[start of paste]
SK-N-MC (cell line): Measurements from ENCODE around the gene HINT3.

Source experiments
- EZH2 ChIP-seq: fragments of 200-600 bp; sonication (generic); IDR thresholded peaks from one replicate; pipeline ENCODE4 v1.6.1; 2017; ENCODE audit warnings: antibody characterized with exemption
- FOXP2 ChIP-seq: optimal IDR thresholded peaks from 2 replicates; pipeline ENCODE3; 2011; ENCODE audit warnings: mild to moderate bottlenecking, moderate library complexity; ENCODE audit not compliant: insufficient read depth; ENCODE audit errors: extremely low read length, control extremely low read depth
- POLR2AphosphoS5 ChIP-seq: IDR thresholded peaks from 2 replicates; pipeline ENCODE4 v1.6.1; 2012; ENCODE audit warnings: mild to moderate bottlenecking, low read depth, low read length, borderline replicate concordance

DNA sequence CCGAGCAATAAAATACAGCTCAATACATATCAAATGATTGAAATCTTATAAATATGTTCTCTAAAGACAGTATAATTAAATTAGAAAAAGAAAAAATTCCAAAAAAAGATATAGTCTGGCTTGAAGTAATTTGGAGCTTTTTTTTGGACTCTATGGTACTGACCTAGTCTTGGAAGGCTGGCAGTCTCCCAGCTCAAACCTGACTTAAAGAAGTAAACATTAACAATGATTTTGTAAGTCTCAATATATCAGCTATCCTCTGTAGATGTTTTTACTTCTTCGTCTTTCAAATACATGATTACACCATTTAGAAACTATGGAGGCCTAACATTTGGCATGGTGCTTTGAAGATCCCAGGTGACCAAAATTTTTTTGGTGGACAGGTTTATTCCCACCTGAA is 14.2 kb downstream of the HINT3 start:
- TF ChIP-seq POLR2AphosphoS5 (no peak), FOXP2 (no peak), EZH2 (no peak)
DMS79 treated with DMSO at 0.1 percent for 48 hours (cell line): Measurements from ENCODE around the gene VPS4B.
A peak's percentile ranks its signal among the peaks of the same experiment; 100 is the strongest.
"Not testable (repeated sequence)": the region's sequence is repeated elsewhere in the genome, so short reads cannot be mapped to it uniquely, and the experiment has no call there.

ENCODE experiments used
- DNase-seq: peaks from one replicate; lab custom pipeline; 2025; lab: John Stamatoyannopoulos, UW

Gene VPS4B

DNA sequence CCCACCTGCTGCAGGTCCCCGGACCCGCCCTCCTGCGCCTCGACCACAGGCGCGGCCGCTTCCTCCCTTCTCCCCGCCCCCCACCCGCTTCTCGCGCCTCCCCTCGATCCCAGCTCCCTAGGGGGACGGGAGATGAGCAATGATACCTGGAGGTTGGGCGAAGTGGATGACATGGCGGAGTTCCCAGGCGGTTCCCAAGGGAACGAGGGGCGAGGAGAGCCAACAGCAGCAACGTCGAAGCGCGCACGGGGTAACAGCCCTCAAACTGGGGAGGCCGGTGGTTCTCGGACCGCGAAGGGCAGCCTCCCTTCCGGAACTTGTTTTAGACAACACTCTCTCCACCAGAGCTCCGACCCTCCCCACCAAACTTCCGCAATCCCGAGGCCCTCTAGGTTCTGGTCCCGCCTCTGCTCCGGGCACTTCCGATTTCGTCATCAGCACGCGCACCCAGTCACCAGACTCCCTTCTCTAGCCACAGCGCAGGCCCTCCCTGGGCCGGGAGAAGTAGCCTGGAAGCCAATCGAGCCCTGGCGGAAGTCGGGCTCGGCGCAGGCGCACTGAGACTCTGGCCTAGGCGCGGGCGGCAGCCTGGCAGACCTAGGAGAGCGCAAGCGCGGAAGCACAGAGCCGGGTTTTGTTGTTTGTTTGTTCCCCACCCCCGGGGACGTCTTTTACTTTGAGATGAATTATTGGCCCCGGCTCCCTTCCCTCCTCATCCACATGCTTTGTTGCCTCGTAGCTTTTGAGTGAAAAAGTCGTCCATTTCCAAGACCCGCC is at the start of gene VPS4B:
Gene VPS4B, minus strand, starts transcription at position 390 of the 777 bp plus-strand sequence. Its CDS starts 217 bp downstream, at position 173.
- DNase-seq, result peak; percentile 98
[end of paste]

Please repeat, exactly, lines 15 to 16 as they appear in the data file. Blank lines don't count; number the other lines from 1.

Gene VPS4B, minus strand, starts transcription at position 390 of the 777 bp plus-strand sequence. Its CDS starts 217 bp downstream, at position 173.
- DNase-seq, result peak; percentile 98